The goddess of love puts on her best appearance this week as Venus takes center stage early Monday evening and lives up to the name of evening star.
Venus visits Twins. As darkness falls on Monday, June 1, skywatchers can catch Venus, named for the goddess of love, snuggle up with constellation Gemini, the twins, named for its two bright stars Pollux and Castor.
Brilliant Venus will appear to line up to the left of the two stars, making for a pretty sight visible with the naked eye. The 33-light-year distant Pollux will be only about 5 degrees from the planet—equal to about the width of your 3 middle fingers held at arm’s length.
Lord of the Ring. Also on Monday night, you can turn to face the opposite direction, looking east, and catch sight of the nearly full moon appearing close to Saturn.
The ringed gas giant is just past opposition, or opposite the sun in the sky, when it's at its biggest and brightest, so expect telescope views to be particularly amazing.
While the moon is only 1.3 light-seconds away, light from Saturn takes nearly 75 minutes to travel to Earth.
Keep tabs on the cosmic duo throughout from dusk into the night and you’ll notice that the moon will start out only 2 degrees from Saturn and then will slowly pull away until the two are more than 5 degrees apart in the early morning hours.
Scorpion Triad. At nightfall on Tuesday, June 2, the full moon will appear to form an eye-catching triangular pattern with bright orange star Antares in Scorpius constellation and yellow-tinged Saturn to its upper right.
Jovian Shadows. Late night on Wednesday, June 3, backyard telescopes trained on Jupiter can watch two large moons of Jupiter cast shadows as tiny black dots on their host planet.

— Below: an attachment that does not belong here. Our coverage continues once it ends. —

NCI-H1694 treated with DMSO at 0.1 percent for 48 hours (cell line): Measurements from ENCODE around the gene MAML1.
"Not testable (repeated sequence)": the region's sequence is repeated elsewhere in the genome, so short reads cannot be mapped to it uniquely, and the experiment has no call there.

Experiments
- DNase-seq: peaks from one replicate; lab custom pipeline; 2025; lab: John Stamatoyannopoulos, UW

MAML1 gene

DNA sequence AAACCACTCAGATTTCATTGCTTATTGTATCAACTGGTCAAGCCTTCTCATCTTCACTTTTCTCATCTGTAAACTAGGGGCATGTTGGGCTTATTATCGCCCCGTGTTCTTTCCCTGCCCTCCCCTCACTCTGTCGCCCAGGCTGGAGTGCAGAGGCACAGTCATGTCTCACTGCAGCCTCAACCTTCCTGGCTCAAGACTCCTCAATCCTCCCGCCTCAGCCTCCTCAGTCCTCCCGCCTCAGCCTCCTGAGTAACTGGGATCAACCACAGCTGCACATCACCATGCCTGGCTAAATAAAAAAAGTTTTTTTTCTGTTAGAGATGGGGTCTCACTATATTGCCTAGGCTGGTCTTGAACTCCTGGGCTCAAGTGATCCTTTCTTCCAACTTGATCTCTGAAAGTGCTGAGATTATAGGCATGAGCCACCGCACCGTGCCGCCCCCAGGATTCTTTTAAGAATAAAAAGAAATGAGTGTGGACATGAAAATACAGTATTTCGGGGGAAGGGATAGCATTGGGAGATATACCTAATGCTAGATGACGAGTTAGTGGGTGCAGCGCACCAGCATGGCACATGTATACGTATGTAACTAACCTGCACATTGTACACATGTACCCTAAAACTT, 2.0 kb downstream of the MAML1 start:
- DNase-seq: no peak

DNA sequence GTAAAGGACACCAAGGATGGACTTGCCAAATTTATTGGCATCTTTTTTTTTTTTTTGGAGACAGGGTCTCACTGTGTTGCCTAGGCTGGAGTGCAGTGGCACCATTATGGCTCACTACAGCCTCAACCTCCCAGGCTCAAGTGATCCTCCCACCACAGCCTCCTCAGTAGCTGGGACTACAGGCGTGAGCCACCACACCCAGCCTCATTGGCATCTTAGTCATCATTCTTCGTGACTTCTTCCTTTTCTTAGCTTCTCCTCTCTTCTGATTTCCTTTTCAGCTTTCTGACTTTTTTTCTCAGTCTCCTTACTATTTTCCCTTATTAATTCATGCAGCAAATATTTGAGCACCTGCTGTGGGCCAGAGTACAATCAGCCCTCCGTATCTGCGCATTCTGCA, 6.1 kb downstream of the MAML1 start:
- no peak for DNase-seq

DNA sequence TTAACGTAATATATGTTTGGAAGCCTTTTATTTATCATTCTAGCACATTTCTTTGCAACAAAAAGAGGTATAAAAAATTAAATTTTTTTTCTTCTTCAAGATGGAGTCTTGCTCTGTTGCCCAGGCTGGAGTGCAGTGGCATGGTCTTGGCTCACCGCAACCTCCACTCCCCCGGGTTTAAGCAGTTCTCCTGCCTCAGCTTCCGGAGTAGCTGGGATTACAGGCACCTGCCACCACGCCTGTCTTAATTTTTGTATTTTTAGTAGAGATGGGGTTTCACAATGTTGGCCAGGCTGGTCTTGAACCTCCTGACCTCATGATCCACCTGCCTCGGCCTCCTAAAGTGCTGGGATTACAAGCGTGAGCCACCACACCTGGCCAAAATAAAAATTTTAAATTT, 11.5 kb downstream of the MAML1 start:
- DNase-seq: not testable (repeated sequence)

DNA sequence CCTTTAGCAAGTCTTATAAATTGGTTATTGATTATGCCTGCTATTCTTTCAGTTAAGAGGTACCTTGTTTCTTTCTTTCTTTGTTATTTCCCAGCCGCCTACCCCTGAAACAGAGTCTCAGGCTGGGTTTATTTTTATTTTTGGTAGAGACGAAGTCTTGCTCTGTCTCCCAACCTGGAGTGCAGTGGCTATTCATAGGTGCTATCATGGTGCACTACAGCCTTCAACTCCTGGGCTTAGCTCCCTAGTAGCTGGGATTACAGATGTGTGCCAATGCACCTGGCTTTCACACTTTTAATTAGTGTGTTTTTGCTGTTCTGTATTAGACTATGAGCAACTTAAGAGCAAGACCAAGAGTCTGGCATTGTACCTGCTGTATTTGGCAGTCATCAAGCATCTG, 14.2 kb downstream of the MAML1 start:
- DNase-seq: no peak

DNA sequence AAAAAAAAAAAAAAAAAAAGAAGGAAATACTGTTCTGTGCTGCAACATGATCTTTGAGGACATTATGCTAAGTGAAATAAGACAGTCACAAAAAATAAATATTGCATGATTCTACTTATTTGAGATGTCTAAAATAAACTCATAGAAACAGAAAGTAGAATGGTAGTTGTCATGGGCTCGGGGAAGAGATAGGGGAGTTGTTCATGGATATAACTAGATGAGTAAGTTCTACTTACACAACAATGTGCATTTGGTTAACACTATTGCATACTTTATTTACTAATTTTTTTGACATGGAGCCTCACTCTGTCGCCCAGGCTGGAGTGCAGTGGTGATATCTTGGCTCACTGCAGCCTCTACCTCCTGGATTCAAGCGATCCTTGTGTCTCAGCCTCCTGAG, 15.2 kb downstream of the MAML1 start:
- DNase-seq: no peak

Best viewed from eastern North America, Ganymede and Io’s dark silhouettes appear to glide across the upper cloud deck of the gas giant from 9:58 p.m. to 11:13 p.m. PDT.
Venus Prime Time. Look for the beacon of Venus about a half-hour after sunset on Saturday, June 6, above the southwest horizon.
The second-to-innermost planet, affectionately called the ‘evening star,’ will today appear at its farthest point from the sun, also called its greatest elongation. Sitting some 45 degrees east of the sun, Venus will shine at -4.4 magnitude, making it about 10 times brighter than Jupiter, the largest planet in the solar system, visible to its upper left.
After Saturday, Venus will sink closer to the horizon and the sun each day. By August 10th it will disappear in the glare of the sun and will reappear in the morning sky.
While Venus appears impressive to the naked eye all summer long, through even small telescopes, high magnification reveals the planet to be half-lit, much like a miniature quarter moon—a sight worth enjoying.
Correction: An earlier version of this story incorrectly stated that the moon is 1.3 light-minutes from Earth. The correct distance is 1.3 light-seconds.